Poignant novel set in Wisconsin
Talking Location With author Laura Madeleine – Tangier
9th December 2019
#TalkingLocationWith… Laura Madeleine, author of An Echo of Scandal – Tangier
Tangier is a complex city: many things all at once. There’s dirt and poverty, but also vast wealth hidden behind white walls, new arts centres, faded beauty, cafés that haven’t changed in fifty years, tourist traps, hole-in-the-wall takeaways that serve incredible food, ancient community bread ovens and shiny bars where young people congregate of an evening.
From 1924-1956, Tangier was the International Zone – under the administration of France, Spain, the UK, and later on Portugal, Belgium, Italy, the Netherlands, Sweden and the US. Once I started research, I was enthralled and knew I wanted to write something set here, especially set during the dark, heady days of the Interwar period.
Most people only stay in Tangier for 24 hours or less, which isn’t enough time to even begin to wrap your head around the city. Tangier is famous for its casbah; a tangle of ancient streets above the medina that are too narrow for cars, that twist and turn. If you’re in Tangier, you won’t be able to avoid it, and you shouldn’t: it’s an experience like no other. No real maps, no street names, dead ends, surprise staircases… You will get lost, you just have to relax and go with it. Keep heading downhill and eventually the casbah will spit you out into the P’tit Socco or at one of the medina gates. As with any tourist attraction, there are also pickpockets and touts, hustlers and scammers. You just have to have your wits about you, and try to remember that if you get fleeced for a few pounds, it’s not the end of the world.
Equally interesting and off the beaten track is the English Library in Tangier. This place is almost impossible to find; go through the unmarked door of what looks like an tenement block, up a staircase and you find yourself in a dim series of rooms crammed with books, from modern paperbacks to hardbacks from the 1920s with inscriptions inked on the pages. It’s utterly fascinating, and a place where many of Tangier’s ex-pats gather. We spoke to one American woman who told us her story immediately; as a young woman she had been travelling on a freighter heading for Eastern Europe. When it stopped in Tangier, she disembarked for a few days… and never left.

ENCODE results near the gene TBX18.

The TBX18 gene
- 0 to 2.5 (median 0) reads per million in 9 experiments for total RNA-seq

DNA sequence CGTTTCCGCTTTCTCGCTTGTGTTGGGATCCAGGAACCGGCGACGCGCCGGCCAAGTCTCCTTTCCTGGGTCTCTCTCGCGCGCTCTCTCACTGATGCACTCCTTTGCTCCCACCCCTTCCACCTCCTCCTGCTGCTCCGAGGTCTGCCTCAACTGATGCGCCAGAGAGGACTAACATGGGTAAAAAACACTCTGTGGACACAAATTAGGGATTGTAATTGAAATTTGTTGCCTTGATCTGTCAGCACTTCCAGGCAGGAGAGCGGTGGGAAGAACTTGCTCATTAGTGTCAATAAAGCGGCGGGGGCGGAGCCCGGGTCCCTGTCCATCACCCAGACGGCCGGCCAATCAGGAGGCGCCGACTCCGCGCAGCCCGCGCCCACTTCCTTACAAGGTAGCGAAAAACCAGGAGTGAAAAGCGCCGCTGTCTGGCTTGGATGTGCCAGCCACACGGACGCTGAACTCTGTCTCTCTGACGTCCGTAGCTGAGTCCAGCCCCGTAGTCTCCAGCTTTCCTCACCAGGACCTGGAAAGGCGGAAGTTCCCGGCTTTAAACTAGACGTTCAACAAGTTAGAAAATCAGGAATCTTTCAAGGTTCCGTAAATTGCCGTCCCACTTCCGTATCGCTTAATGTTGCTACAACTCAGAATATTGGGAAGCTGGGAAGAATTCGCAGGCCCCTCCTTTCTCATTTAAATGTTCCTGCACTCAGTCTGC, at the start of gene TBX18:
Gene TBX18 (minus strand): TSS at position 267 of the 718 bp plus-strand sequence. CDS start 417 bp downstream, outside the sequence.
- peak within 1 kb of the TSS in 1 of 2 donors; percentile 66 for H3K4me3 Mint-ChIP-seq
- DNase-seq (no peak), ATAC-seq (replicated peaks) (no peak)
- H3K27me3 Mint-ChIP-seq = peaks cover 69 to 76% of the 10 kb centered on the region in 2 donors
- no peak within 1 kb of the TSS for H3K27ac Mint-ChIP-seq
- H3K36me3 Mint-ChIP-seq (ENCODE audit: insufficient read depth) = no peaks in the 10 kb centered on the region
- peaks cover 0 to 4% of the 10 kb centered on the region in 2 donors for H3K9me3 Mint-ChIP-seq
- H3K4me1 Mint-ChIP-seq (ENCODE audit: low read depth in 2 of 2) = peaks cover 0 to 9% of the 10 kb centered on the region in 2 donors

During one of my visits, we were approached in the casbah by a guide – the eccentric Abdullah – who assured us he worked for the tourist office, then whisked us off on a tour of the casbah by first fibbing that the museum we wanted to visit was closed (it wasn’t), then showing us around one corner, then another, then another… Abdullah was full of stories: of his career as an acrobat which saw him living in Brixton during the 1980s, of being slapped about by William Burroughs as a child for kicking a football at him, of meeting Jim Morrison from The Doors, which he proved with a faded polaroid.
Whether or not these accounts were all entirely true isn’t really the point; they were brilliant stories. And it’s this knot of fact and fiction, truth and embellishment that makes Tangier the city it is.
To follow in the footsteps of An Echo of Scandal, first take the ferry from Spain. From the docks, strike out for the casbah, towering high above you, ignoring the touts as you go. Overlooking the strait, you’ll find the eccentric, kaleidoscopic, faded glamour of the Hotel Continental; take tea or coffee on the terrace, and don’t miss a snoop inside.
From there, wend your way into the casbah and get entirely lost. Climb the precipitous steps of the Salon Bleu for lunch overlooking the dizzingly blue of the strait. Dive back down to the P’tit Socco for a refresher at the Café Central or the Café Tanger, as Mohamed Choukri might have done, decades ago.
From there, roll along the Rue Siaghine to the bustle of the central food market. From here, it’s a short stroll to the restored art deco Cinema Rif, or up the hill to the old-fashioned, coffee-scented air of the Gran Café de Paris.
To finish the day among the decadence of another era, stop in for a drink at the poolside terrace the El Minzah Hotel; host over the years to many of famous and fallen on their visits to this city on the very tip of Africa.
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